UPDATE: Former Ontario Attorney General charged in fatal collision

Bryant offers condolences to victim’s family


UPDATE: Bryant has been charged with criminal negligence causing death and  dangerous operation of a motor vehicle causing death. CTV news reports, he left custody Tuesday afternoon, accompanied by his lawyer and made a brief, emotional statement to the media. “I want to extend my deepest condolences to the family of Mr. (Darcy Allen) Sheppard,” he said, choking back tears. “To all those who offered support to my family in the last 12 hours, thank you.” He asked the media to respect his family’s need for distance and privacy for the next few days and asked for understanding for not making further comments on the incident.

(Sept. 1, 2009) Former Ontario Attorney General Michael Bryant is in police custody and facing charges after a fatal hit-and-run in downtown Toronto last night, reports the Globe and Mail. Police sources told the paper Bryant will be charged with criminal negligence causing death and dangerous driving causing death after a collision that left Darcy Allan Sheppard, a 33-year-old bike courier dead. Witnesses say the cyclist and a man in a convertible got into an “altercation” in which the cyclist found himself gripping the outside of the car’s driver’s door as it sped away and swerved into the oncoming lane of traffic. The cyclist then struck trees and a grey mailbox like a “human battering ram,” witnesses report. He was pronounced dead at hospital. A car that matched witnesses’ descriptions registered to the former politician was found a short time later in a hotel parking lot, metres from the crash site. Bryant was arrested shortly after. The high profile cabinet minister to Premier Dalton McGuinty left politics earlier this year to take control of Invest Toronto, an organization that promotes business investment in the Toronto area.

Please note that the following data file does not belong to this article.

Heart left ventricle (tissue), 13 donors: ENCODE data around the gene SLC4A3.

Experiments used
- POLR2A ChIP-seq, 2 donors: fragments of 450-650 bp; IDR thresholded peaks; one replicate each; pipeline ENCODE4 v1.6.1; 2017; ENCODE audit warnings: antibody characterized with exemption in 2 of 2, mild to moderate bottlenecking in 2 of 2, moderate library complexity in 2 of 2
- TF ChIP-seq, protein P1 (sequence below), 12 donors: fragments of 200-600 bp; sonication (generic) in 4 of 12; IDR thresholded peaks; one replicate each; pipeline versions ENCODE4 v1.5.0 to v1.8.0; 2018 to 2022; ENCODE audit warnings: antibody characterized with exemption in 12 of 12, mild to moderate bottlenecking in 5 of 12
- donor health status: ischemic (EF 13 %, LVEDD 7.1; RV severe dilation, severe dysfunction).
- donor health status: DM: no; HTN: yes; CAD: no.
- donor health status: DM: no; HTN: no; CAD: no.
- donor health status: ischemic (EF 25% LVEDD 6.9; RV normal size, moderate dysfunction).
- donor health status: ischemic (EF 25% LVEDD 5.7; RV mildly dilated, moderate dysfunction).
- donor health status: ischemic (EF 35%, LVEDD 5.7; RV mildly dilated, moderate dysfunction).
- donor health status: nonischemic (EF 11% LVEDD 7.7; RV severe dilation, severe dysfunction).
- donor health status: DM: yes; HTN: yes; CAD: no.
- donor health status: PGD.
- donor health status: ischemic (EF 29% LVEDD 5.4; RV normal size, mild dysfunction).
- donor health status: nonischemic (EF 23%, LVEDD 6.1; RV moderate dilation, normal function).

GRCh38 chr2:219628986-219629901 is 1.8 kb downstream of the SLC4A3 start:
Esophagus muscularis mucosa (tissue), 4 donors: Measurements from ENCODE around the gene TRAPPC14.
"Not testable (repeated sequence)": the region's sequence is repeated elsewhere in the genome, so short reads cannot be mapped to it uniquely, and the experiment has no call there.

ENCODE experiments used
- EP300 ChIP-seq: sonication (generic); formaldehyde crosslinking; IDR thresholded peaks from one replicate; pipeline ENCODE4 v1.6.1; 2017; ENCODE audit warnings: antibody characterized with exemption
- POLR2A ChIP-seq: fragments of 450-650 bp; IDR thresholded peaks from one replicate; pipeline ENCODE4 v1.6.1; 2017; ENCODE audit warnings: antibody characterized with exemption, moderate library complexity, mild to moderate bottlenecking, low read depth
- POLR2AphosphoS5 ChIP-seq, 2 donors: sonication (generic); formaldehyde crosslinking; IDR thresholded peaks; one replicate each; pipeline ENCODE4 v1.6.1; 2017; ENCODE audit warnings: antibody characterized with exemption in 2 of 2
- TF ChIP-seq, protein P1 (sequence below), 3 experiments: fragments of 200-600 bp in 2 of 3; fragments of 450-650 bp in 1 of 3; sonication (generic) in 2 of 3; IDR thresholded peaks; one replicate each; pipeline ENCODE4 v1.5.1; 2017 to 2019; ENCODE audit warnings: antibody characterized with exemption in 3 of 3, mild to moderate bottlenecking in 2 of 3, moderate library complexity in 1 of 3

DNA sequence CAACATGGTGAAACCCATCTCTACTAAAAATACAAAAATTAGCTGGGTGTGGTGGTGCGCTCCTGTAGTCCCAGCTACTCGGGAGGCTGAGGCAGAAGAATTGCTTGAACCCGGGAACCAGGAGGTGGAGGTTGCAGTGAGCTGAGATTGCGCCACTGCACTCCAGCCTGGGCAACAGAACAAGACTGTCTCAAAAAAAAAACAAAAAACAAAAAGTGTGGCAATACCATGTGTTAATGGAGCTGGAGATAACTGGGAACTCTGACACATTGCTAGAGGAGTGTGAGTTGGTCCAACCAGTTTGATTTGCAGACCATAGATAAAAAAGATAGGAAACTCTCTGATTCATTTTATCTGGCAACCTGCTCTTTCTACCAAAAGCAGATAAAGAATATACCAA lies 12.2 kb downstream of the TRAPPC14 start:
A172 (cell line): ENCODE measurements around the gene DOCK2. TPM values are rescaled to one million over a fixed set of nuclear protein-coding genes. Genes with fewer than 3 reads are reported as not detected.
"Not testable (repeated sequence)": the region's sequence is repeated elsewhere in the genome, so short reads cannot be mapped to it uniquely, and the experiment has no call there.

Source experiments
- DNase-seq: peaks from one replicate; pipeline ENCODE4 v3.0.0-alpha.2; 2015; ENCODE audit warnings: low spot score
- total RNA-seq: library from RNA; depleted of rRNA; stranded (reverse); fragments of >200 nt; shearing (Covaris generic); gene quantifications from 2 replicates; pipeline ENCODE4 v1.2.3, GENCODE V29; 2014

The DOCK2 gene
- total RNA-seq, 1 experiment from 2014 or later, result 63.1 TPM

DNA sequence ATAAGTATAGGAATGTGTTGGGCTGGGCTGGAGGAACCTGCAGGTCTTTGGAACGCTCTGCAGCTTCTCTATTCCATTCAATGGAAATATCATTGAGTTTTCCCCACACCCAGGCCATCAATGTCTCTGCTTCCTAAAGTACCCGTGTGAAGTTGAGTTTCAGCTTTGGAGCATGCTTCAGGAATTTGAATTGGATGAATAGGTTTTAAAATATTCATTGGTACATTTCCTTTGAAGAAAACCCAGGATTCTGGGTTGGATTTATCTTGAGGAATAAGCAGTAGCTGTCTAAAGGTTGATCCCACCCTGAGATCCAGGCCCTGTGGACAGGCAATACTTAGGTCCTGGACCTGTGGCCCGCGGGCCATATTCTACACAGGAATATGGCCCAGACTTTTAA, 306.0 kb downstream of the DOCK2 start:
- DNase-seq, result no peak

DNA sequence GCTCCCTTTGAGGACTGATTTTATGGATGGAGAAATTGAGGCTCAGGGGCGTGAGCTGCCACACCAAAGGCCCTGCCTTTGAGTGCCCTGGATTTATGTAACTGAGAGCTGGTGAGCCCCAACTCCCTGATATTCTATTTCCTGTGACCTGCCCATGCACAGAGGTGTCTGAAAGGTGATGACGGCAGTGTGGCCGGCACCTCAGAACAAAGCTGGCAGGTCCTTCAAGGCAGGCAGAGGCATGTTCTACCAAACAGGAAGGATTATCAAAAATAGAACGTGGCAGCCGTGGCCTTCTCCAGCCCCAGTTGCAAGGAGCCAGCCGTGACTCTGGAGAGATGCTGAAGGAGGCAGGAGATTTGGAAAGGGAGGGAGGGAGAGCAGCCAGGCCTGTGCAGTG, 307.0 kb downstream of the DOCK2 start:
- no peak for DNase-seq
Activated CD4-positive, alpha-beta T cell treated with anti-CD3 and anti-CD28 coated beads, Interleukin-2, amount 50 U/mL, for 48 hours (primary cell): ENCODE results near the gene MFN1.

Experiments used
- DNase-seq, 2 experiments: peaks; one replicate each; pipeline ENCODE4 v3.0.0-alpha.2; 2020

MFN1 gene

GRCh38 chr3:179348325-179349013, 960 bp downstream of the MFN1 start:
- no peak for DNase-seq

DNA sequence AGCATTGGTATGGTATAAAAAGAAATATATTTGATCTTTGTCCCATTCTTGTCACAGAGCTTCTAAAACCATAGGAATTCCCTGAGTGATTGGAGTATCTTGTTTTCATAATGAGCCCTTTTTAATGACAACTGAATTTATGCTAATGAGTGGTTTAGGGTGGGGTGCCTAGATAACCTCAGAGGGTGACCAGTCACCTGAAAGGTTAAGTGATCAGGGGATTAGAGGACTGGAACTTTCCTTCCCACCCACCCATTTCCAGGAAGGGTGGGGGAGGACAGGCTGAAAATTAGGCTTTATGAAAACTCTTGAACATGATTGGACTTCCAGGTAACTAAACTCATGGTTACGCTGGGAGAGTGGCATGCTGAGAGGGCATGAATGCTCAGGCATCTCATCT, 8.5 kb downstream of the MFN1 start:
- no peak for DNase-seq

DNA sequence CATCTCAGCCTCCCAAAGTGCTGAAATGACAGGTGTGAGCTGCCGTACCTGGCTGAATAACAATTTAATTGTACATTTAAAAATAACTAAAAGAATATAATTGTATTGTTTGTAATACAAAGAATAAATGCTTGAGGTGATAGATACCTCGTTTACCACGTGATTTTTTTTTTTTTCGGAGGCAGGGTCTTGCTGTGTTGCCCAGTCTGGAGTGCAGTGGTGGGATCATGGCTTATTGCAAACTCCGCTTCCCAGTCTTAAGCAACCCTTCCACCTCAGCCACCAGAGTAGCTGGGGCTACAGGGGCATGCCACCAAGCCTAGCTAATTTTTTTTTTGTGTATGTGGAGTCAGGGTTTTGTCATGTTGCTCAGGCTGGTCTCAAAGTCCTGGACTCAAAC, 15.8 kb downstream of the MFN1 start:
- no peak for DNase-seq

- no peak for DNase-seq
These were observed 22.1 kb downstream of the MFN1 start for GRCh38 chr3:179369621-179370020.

Globe and Mail



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UPDATE: Former Ontario Attorney General charged in fatal collision

  1. Man-O-man this is going to take their very best spin doctors to let this guy off the hook and shove it under the carpet

  2. I thought the police said it wasn't a hit and run – that the man (it hasn't been confirmed by police that it was Bryant) was the one who called 911.

  3. It looks like he called 911 from the hotel parking lot – so he did leave the scene, which constitutes running. They arrested him at the Hyatt. The full force of the law better come down on him.

  4. "metres from the crash site" is not your classic hit and run. More like "Hit and park, then call the police".

  5. He called 911 metres away… hardly a hit and run.

  6. Not the point people! He (Bryant) was driving 90 clicks/hr, the guy is hanging on for his life, Bryant then deliberately drove on the sidewalk and aimed his vehicle at large objects there to knock the cyclist off his car (i.e. mailbox/poles) – this after witnesses said he had already hit the guy on his bike. I don't care if he stopped "100 meters" away to call the police – this hasn't been varified and other witnesses had already called 911 before Bryant. He was full of rage, he has ended a life – he should have the book thrown at him. He should not get off easy because of who he is.

  7. Folks: please use the CBC news site for all matters of wild speculation, judgement and condemnation as they relate to allegations of criminal/legal sorts. It's their specialty over there.

  8. From the G&M: "Raajiv Rajadurai, 23, said he was in an eastbound vehicle on Bloor Street when he saw a cyclist slam his backpack onto the hood of a convertible and then grab the driver's side mirror as the vehicle sped away."

    Perhaps we should wait for more of the facts of the case to be established before passing judgement on anyone. Right now, there's no way to determine whether Bryant was solely and deliberately at fault, whether he acted rashly after being assaulted by a cyclist, whether the cyclist was hanging from the steering wheel — contributing to the crash, or whether both of these guys let their anger guide them, with tragic results.

    Time to chill and wait for some info.

  9. I seem to recall Bryant not being too concerned about facts when he went ahead with his "pit bull" ban.

    Ticking time bomb indeed.

  10. two wrongs, etc.

    • Perhaps, but read the Hansard reports re the breed ban. He discounted expert testimony and played up anecdotal evidence from people who couldn't ID a "pit bull" if it licked them in the face. Of course he's entitled to a fair trial, but it would have been nice if others had been as well.

      But I do love the photo of him in the back of the police cruiser. He doesn't look as smug as usual, for some reason.

      • "Of course he's entitled to a fair trial, but it would have been nice if others had been as well."